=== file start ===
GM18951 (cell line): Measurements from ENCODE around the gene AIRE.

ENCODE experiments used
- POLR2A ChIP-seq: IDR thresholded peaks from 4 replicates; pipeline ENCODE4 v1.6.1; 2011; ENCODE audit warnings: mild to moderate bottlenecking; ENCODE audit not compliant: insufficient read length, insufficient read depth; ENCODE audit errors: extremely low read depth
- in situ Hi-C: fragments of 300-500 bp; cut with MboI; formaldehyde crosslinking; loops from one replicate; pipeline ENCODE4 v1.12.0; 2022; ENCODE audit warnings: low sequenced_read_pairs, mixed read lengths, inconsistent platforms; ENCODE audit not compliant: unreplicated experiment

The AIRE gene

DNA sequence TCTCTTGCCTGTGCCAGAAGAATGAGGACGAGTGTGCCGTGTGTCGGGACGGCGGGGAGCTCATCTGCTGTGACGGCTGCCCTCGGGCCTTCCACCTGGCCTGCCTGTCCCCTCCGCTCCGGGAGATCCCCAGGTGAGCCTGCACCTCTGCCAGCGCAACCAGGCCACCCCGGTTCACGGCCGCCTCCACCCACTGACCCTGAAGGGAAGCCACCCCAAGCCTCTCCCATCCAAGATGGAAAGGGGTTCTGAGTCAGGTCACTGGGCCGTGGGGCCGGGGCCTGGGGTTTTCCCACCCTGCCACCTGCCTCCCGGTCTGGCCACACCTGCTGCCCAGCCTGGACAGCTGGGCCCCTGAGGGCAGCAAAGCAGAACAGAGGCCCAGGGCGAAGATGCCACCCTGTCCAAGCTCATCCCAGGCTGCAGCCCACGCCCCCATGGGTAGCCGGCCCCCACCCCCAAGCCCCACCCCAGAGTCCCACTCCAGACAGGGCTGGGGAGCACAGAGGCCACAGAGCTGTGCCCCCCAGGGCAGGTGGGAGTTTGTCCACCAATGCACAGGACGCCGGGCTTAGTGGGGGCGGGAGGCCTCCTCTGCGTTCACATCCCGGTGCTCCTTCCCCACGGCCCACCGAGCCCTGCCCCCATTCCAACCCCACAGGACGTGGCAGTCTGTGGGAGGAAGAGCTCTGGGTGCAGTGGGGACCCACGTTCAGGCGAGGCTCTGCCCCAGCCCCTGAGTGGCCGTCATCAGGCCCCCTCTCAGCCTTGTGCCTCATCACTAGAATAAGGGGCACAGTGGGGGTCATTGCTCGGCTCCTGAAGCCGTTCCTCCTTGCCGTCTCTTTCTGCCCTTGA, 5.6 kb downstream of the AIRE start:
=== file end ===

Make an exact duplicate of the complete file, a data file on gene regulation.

GM18951 (cell line): Measurements from ENCODE around the gene AIRE.

ENCODE experiments used
- POLR2A ChIP-seq: IDR thresholded peaks from 4 replicates; pipeline ENCODE4 v1.6.1; 2011; ENCODE audit warnings: mild to moderate bottlenecking; ENCODE audit not compliant: insufficient read length, insufficient read depth; ENCODE audit errors: extremely low read depth
- in situ Hi-C: fragments of 300-500 bp; cut with MboI; formaldehyde crosslinking; loops from one replicate; pipeline ENCODE4 v1.12.0; 2022; ENCODE audit warnings: low sequenced_read_pairs, mixed read lengths, inconsistent platforms; ENCODE audit not compliant: unreplicated experiment

The AIRE gene

DNA sequence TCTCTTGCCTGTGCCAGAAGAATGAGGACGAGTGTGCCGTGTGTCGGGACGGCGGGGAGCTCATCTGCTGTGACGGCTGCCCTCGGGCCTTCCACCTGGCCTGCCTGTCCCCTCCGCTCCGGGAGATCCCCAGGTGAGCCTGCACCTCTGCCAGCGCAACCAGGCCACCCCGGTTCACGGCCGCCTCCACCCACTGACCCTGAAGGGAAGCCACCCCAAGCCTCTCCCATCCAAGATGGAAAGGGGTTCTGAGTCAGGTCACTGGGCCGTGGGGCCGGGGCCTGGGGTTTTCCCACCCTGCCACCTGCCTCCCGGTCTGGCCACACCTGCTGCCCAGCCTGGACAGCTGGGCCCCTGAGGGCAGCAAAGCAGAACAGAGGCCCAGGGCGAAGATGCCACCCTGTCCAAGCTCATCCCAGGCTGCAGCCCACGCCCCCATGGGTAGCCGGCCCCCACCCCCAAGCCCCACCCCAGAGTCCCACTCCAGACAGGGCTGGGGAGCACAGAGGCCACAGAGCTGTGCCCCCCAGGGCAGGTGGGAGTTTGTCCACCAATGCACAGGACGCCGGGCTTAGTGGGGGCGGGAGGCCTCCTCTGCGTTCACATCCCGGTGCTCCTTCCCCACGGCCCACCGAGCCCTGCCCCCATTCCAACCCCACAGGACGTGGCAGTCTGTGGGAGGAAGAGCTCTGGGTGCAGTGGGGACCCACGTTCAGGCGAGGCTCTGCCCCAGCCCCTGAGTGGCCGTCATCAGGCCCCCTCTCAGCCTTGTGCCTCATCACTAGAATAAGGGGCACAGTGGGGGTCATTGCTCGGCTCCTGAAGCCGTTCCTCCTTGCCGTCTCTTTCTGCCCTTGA, 5.6 kb downstream of the AIRE start: